Author + information
- David M. Smadja, PharmD, PhD∗ (, )
- Bruno Saubaméa, PhD,
- Sophie Susen, MD, PhD,
- Michel Kindo, MD, PhD,
- Patrick Bruneval, MD, PhD,
- Eric Van Belle, MD, PhD,
- Piet Jansen, MD,
- Jean-Christian Roussel, MD, PhD,
- Christian Latrémouille, MD and
- Alain Carpentier, MD, PhD
- ↵∗European Hospital Georges Pompidou, Hematology Department, 20 rue Leblanc, 75015 Paris, France
The Carmat total artificial heart (C-TAH) (Vélizy-Villacoublay, France) is an implantable electro-hydraulically actuated biventricular pump that has been developed to minimize mechanical assist device-related morbidities (1). Its blood-contacting surfaces consist of expanded polytetrafluoroethylene and bovine pericardial tissue processed in glutaraldehyde as used in cardiac bioprosthetic valves.
In the 3 first implanted patients, we investigated biological parameters of hemocompatibility (hemolysis and appearance of acquired von Willebrand syndrome) and histological characteristics of explanted devices. The 3 patients were 76, 68, and 74 years of age with severe end-stage biventricular heart failure. Patient 1 made a rapid recovery after implantation but remained in intensive care because of respiratory and renal dysfunction. Patient 2 was successfully rehabilitated and could be discharged from the hospital after 5 months. Both patients experienced a device failure and died after 74 and 270 days, respectively. Patient 3 was discharged home at 5 months. Repeated rehospitalizations for asthenia, cachexia, and renal insufficiency led to the patient’s death at 254 days.
Hemolysis, measured by plasma-free hemoglobin level, was below the clinically relevant threshold of 400 mg/l in all patients during the entire follow-up (data not shown). The levels of high-molecular-weight multimers of von Willebrand factor were measured perioperatively and during follow-up in the 3 patients. No significant time-dependent loss was observed after initiating the support (Figure 1A), with the average drop in high-molecular-weight multimer ratio (relative to baseline) reaching 0.97 ± 0.34, 0.88 ± 0.15, and 0.98 ± 0.01 at 5, 30, 60, and 180 min for all patients (repeated analysis of variance, p > 0.05). Long-term follow-up of the 3 patients did not reveal any loss in HMWMs, with a ratio relative to baseline of 1.44 ± 0.17, 1.14 ± 0.17, and 1.01 ± 0.15 in the first, second, and third trimester of follow-up, respectively (repeated analysis of variance, p > 0.05). Most left ventricular assist devices have been shown to be associated with blood trauma, hemolysis, and nonsurgical bleeding events resulting from acquired von Willebrand syndrome (2). The absence of this syndrome in C-TAH-implanted patients is testament to the improved blood-handling characteristics of this device.
Explant analysis of all C-TAH and autopsy examinations revealed no evidence of thrombotic deposits anywhere. Macroscopic examination of the explanted devices showed all the blood-contacting surfaces to be free from thrombus. Electron microscopy showed a homogeneous adherent fibrin cellular network incorporating inflammatory cells and platelets on all of the membrane blood-contacting surfaces. This fibrin network was compacted in some areas. An endothelial cell deposition with pseudotube formation on this fibrin cap was observed in patients 1 and 3, and there was a genuine endothelial covering of the cap in patient 2 (Figure 1B, left panel). This endothelial covering was most evident in the right ventricle and covered more than 30% of the membrane area. All of the membranes demonstrated cells of an endothelial phenotype, confirmed by immunohistochemical positive labeling for vascular endothelial cadherin (data not shown) and the presence of tight junctional structures, observed by electron microscopy (Figure 1B, right panel). The endothelialization of textured biomaterials surfaces has previously been published for bioprosthetic valves. The source of endothelial cells in the C-TAH would seem to come from the circulating blood because there is no physical connection to patient blood vessels. Vasculogenic cell deposition on fibrin adsorbed on xeno-pericardial tissue could be linked to circulating endothelial progenitor cells or very small embryonic-like cells (3).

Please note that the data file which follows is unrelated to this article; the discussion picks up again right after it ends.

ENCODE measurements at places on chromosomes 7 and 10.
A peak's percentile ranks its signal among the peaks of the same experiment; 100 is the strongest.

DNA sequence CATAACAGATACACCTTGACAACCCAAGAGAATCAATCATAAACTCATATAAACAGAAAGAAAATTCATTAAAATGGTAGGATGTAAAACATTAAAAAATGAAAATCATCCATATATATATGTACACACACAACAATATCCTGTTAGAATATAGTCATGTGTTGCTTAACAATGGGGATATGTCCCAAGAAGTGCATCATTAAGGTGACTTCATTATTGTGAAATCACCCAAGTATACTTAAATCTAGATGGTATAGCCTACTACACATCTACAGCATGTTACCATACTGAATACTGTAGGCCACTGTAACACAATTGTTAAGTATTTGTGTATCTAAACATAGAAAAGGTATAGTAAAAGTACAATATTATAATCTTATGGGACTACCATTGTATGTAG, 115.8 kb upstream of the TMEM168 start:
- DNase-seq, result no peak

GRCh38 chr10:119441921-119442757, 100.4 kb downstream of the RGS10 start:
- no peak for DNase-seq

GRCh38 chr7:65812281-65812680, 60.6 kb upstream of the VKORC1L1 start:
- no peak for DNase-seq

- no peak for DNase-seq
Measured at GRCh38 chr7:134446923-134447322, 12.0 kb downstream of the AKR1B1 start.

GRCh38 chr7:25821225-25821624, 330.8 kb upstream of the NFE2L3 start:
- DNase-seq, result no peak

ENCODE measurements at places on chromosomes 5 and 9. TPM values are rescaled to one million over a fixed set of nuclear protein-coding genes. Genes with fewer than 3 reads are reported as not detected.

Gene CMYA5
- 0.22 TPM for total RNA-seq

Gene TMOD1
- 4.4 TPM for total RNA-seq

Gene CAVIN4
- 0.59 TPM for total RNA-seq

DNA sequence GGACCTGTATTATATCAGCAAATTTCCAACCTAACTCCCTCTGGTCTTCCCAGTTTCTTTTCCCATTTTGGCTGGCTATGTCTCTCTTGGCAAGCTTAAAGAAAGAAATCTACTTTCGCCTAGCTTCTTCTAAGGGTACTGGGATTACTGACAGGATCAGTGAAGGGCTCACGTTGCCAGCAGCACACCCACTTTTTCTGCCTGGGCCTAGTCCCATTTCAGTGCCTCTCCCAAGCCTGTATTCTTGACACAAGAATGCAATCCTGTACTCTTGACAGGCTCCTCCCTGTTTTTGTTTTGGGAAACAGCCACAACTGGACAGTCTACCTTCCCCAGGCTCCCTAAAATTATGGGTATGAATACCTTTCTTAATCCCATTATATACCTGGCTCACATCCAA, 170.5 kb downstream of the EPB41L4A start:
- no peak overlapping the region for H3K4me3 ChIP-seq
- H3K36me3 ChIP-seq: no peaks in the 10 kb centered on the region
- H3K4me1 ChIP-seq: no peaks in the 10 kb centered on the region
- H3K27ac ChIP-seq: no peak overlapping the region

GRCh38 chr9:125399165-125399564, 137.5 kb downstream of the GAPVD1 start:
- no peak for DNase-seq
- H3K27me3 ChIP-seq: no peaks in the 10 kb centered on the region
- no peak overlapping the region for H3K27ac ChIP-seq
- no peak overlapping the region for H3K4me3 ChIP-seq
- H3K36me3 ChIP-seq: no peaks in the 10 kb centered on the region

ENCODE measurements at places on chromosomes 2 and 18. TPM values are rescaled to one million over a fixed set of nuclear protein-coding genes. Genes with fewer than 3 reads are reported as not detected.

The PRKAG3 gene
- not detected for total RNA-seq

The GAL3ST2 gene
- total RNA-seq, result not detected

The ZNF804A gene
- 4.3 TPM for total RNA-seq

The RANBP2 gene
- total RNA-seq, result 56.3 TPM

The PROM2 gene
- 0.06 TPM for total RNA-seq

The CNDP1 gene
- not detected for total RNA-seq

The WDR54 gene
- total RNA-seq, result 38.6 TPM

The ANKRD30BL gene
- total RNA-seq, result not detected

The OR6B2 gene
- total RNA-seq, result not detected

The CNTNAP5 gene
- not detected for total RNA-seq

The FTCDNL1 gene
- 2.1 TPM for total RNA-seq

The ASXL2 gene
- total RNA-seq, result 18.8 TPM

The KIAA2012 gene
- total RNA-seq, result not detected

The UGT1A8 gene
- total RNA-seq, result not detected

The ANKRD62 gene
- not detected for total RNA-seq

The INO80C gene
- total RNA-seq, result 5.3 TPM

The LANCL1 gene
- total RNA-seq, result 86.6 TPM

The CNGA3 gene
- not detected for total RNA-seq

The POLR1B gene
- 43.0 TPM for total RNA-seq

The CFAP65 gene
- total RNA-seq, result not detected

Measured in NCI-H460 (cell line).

This initial experience suggests that the use of the C-TAH has the potential to provide a significant advance in mechanical heart replacement therapy. Thus, physiological blood dynamics mimicking human circulatory characteristics and progressive endothelialization of C-TAH results in an acquired hemocompatibility with no thrombotic events in these 3 first implanted patients.
Please note: Funding for the study was provided by CARMAT SA and foundation Alain Carpentier. Dr. Smadja's research is supported by CARMAT and Coeny-Maeva charitable foundation. The study was approved by the French competent Authorities, the Ethics committee (Paris 3), all patients have signed informed consent forms, and the study was performed in accordance with the Declaration of Helsinki. Dr. Carpentier is a cofounder and shareholder of CARMAT SA. Drs. Smadja and Latrémouille have received consulting fees from CARMAT. Dr. Jansen is employed by CARMAT SA. All other authors have reported that they have no relationships relevant to the contents of this paper to disclose. The authors thank the nursing staff of the cardiovascular intensive care unit and surgery departments involved in patient follow-up, and Yann Burnel, Nadège Ochat, Aurélie Dumont, and Clémentine Lavenue from the Hematology Department of Georges Pompidou Hospital for their technical help. These are results from a feasibility study registered in France as no. 2001-A00972-39.
- 2017 American College of Cardiology Foundation